Saturday, June 06, 2015

Schwarzenegger Enthralls, ‘Maggie’ Does Not

In Maggie, the world is swept by a virus that gradually turns people into zombies.  Civilization hasn’t completely fallen, though there are signs of deterioration.  Hospitals, police, electricity, telephone, and broadcasting are still working to an extent.  Technology, however, is made simpler as exemplified by the appearances of a rotary dial telephone and a car cassette player during the story.  People that have the virus and in the early stage of zombification are allowed to be with their loved ones but are required to report for scheduled medical check-ups.  This arrangement lasts for a couple of weeks.  Once they are in the latter stage of turning into a zombie – wherein they’re already dangerous and contagious – they have to be brought to the quarantine zone, where a horrifying death awaits; police enforces this protocol and are sanctioned to use force if needed to make the infected and his or her family comply.

Arnold Schwarzenegger plays Wade Vogel, a farmer whose daughter, Maggie, is infected by the virus.  Wade does his best to make the most out of Maggie’s last days, and, at the same time, is tortured with deciding what to do with Maggie when time comes: bring her to the quarantine zone; administer the same injection given at quarantine to Maggie at home (which is excruciatingly painful); or make her death quick and painless.

Maggie does have a good premise and genuine emotional depth at times, but it felt it was trying too hard in making itself dramatic – sad piano music; grim, Man of Steel-like color grading; overwhelmingly melodramatic plot sequences; etc.  Thus, because of the artificiality, Maggie turned out to be dull and needlessly padded.  Its slow pace doesn’t help either.  Now, I appreciate slow pacing as long as it accomplishes something interesting – building tension well, fleshing out characters methodically, etc.  Maggie has none of that.  Thus, the result of the slow pacing is a generally boring narrative.  Come to think of it, if you remove the zombie element of the plot, the story is reduced to a drama about a family dealing with a teenage member suffering with a terminal condition.  Boring, depressing stuff.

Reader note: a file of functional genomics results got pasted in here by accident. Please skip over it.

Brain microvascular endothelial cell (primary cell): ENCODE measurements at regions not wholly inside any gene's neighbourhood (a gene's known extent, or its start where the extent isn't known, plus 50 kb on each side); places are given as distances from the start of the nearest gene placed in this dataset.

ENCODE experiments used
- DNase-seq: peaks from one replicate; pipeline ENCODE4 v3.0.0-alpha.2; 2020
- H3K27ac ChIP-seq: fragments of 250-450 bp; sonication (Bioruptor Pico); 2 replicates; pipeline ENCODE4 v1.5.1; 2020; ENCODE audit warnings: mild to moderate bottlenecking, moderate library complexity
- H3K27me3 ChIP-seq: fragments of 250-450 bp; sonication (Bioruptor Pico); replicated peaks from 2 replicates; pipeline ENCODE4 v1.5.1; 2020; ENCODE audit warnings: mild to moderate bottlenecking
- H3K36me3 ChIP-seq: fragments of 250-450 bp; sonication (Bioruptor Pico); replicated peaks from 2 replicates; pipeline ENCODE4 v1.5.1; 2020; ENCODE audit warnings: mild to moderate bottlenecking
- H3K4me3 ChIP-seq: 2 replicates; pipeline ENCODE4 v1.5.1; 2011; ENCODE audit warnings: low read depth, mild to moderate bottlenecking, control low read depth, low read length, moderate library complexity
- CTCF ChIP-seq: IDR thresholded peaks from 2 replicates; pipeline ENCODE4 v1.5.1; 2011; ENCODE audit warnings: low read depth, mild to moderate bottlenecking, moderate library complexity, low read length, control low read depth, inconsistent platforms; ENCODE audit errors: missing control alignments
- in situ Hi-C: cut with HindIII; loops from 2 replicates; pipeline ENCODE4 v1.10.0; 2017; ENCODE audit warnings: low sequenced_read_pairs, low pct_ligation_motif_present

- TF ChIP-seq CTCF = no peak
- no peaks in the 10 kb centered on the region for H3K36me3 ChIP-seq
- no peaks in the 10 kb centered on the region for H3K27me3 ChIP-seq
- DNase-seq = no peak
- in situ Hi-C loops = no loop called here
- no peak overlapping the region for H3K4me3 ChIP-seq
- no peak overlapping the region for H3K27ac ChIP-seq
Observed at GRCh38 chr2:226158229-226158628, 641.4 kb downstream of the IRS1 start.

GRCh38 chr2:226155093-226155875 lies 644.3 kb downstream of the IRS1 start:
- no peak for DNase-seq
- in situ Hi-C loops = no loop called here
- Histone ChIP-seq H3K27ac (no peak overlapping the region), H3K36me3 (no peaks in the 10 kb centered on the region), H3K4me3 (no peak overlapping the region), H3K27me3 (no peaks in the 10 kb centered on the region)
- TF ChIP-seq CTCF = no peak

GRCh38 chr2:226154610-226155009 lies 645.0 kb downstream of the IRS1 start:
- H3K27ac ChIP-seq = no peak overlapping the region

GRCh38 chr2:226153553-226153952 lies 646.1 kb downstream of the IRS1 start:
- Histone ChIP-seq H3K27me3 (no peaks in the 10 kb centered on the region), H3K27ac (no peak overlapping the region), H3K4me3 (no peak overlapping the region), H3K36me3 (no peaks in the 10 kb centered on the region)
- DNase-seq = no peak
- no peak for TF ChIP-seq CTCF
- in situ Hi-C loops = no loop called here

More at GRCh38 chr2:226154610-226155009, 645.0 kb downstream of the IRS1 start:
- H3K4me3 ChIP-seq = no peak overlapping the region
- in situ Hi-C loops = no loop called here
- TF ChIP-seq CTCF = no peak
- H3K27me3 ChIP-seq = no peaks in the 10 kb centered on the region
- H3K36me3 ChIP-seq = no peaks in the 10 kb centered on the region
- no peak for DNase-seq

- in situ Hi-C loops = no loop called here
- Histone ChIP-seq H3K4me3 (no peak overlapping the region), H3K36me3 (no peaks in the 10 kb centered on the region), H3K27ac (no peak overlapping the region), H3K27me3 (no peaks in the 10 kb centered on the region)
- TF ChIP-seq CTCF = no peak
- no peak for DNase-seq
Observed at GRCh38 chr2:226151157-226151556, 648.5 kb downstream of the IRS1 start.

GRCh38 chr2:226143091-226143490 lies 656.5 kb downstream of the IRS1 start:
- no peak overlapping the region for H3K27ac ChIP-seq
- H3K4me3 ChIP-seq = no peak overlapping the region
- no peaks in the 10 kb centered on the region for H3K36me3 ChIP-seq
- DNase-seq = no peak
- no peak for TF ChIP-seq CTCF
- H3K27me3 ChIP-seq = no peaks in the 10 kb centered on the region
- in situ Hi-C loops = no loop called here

However, Arnold Schwarzenegger saves this movie from being awfully tedious.  He made his name from being a science fiction/fantasy/action movie hero, so his dramatic turn in Maggie is pretty different from his usual roles.  Sure, there were scenes where he had to kill some zombies and fought with a cop – reminding us that that, at 68 years old, Schwarzenegger is still formidable – but what made his performance enthralling and praiseworthy is the surprising acting depth he displayed in portraying the anguish and love of a father whose daughter is on her way to a bleak ending, helpless to do anything about it, but would stop at nothing to protect her.

All in all, Maggie is a mediocre film at best.   Out of Schwarzenegger’s fine performance, and maybe a sequence or two, there’s nothing rewarding or fresh that can be taken from this movie.

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